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Monmouth’s Fox Lecture titled ‘Classics, Comics and America’

Barry McNamara
02/13/2018
MONMOUTH, Ill. – Comic book series such as Wonder Woman and Frank Miller’s 300 captivate thousands of contemporary readers. Perhaps unknowingly, readers of those stories are diving deep into the world of classics, according to an upcoming guest speaker at Monmouth College.

Titled “Classics, Comics and America,” author and classics professor Thomas Jenkins will deliver the College’s 33rd annual Bernice L. Fox Classics Lecture at 7:30 p.m. Feb. 19 in the Pattee Auditorium in the Center for Science and Business. The talk is free and open to the public.

“My talk will explore the depiction of Ancient Greece in what might seem the least ancient of media: comics,” said Jenkins, who is an associate professor of classical studies at Trinity (Texas) University. “No longer just a medium for illustrating classical texts, comics often tackle urgent social issues while refracting those concerns through depictions of ancient myth and history.”

Jenkins says there is a “startling” juxtaposition between comics and the classics, including between Wonder Woman and the works of the tragedian Aeschylus, and between Herodotus’s Histories and Miller’s 300. During his Monmouth talk, Jenkins will analyze especially ideological appropriations of the ancient world: art with a point to make, or an axe to grind. In this way, he will also explore America’s enduring fascination with the very idea of the classics and the classical.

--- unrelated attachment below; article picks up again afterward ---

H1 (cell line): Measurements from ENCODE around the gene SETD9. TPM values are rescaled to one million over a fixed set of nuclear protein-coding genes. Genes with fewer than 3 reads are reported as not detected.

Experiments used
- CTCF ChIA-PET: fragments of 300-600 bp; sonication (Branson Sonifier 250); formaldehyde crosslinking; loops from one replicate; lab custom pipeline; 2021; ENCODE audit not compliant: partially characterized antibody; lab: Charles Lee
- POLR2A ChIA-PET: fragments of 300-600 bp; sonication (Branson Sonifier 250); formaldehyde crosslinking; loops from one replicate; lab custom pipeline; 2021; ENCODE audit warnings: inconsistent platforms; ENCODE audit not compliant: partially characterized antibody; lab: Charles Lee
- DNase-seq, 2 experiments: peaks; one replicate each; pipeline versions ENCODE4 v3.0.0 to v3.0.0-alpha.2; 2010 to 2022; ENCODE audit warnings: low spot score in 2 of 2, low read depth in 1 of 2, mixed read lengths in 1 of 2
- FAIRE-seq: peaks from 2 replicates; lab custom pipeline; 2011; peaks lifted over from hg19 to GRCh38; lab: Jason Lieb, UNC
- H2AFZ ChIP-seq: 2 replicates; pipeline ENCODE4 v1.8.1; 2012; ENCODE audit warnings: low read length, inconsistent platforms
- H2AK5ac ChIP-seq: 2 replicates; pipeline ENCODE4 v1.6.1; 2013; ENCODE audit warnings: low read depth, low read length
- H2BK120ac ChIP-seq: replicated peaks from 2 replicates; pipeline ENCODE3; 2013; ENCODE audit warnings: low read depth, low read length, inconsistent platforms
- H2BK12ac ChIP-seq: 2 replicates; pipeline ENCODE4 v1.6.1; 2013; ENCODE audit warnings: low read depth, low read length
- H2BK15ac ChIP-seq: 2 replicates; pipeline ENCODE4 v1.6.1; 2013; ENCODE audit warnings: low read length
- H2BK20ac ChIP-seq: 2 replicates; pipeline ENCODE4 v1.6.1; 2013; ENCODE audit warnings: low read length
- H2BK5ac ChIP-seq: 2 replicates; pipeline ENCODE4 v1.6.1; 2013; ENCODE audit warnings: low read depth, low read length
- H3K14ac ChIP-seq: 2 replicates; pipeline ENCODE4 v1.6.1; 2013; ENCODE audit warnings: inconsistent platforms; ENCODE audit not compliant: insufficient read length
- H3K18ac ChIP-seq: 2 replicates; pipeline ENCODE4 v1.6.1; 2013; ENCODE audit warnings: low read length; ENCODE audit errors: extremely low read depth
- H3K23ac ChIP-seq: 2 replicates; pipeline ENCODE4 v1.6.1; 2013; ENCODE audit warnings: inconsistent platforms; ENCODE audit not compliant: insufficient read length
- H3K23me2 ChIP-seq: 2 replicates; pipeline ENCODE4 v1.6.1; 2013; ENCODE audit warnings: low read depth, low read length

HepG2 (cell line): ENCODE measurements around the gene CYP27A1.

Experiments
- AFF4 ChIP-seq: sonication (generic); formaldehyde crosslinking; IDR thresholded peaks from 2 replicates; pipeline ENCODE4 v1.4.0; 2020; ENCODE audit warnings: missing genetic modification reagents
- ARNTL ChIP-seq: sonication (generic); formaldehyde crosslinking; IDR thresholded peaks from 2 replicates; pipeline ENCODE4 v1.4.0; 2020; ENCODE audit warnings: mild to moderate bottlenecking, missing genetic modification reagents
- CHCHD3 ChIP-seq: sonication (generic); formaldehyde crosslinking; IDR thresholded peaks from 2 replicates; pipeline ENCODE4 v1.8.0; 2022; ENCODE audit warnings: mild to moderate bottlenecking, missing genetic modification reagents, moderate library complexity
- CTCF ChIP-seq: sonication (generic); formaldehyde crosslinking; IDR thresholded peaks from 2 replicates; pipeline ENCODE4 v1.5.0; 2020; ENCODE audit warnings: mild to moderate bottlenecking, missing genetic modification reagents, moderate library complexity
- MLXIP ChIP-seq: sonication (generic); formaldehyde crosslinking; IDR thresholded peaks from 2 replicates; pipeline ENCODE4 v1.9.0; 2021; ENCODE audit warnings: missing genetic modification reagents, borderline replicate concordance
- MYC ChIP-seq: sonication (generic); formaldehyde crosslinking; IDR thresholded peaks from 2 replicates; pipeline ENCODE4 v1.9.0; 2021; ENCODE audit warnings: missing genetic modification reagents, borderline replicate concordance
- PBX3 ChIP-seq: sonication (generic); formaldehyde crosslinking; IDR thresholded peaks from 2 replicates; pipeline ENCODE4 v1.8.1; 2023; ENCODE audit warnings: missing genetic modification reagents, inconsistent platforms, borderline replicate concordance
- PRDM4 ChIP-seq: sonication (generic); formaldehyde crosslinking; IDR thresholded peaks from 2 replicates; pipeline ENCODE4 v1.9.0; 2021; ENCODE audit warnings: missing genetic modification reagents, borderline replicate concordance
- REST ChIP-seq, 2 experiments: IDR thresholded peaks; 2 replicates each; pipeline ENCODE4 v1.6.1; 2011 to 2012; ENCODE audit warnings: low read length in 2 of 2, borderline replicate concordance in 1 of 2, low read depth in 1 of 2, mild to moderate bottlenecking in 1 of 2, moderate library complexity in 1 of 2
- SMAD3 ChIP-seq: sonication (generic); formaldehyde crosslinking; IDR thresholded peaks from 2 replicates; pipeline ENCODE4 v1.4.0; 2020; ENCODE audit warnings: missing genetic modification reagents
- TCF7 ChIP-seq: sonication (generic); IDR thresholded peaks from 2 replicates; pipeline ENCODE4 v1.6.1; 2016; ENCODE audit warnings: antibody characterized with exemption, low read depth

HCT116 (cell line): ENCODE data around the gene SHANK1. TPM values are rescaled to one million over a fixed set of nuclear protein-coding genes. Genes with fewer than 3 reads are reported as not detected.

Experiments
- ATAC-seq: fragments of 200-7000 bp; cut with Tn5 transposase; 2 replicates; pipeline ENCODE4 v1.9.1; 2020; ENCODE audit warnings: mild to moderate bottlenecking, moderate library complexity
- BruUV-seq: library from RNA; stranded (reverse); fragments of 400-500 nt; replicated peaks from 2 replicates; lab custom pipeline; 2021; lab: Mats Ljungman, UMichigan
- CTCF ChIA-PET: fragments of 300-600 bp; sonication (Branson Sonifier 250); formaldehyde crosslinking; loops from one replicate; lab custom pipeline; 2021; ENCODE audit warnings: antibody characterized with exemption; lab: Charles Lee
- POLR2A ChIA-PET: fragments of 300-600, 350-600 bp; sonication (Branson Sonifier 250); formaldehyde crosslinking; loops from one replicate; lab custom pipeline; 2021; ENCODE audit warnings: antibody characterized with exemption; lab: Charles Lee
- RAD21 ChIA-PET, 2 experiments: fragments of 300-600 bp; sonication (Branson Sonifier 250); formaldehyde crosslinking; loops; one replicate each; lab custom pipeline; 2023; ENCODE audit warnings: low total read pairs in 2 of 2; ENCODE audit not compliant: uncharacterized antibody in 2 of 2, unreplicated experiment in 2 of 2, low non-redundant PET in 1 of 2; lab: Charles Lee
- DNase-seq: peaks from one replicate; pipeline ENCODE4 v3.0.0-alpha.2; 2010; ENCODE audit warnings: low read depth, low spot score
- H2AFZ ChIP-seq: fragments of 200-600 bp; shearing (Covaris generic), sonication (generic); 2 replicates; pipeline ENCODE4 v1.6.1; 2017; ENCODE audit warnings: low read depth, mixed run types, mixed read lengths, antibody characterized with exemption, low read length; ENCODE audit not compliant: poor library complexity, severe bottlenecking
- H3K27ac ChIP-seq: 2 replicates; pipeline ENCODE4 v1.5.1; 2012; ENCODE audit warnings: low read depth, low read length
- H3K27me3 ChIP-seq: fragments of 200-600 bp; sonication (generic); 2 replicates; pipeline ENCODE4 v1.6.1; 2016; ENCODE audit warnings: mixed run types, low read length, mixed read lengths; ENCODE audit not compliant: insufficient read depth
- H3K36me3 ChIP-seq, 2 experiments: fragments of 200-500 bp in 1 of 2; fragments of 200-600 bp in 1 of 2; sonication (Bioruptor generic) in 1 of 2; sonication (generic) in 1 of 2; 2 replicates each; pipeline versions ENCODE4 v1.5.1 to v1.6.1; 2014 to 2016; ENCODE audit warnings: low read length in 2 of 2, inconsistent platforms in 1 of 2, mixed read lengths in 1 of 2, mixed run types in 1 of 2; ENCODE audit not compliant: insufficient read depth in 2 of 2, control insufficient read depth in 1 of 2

Monmouth Assistant Professor of Classics Bob Simmons, who chairs the department, said the Fox Lecture has attracted another outstanding contributor from the world of classics.

“Professor Jenkins is a prolific scholar, but the work he’s done recently that brought him into my awareness is a book called Antiquity Now: The Classical World in the Contemporary American Imagination,” said Simmons. “In this book, he explores ways that the ancient world is portrayed in a variety of different media, including fiction, film, comics, drama and television. He shows ways that the ancient world is used to communicate certain ideas about the contemporary world.”

Although the original stories may be thousands of years old, Simmons said that classics remain relevant in everyday life.

“There are plenty of authors who are recognizing ways in which they can take these stories that have managed to pass through all of these millennia to get to the present day and use them to tell a story that has contemporary resonance, but that is given a little bit of distance from the heat of contemporary issues by telling it as an ancient story,” Simmons said.

Established in 1985, the lecture honors the late Bernice L. Fox, who taught classics at Monmouth from 1947-81. The lecture’s goal is to illustrate the continuing importance of classical studies in the modern world and the intersection of the classics with other disciplines in the liberal arts and sciences.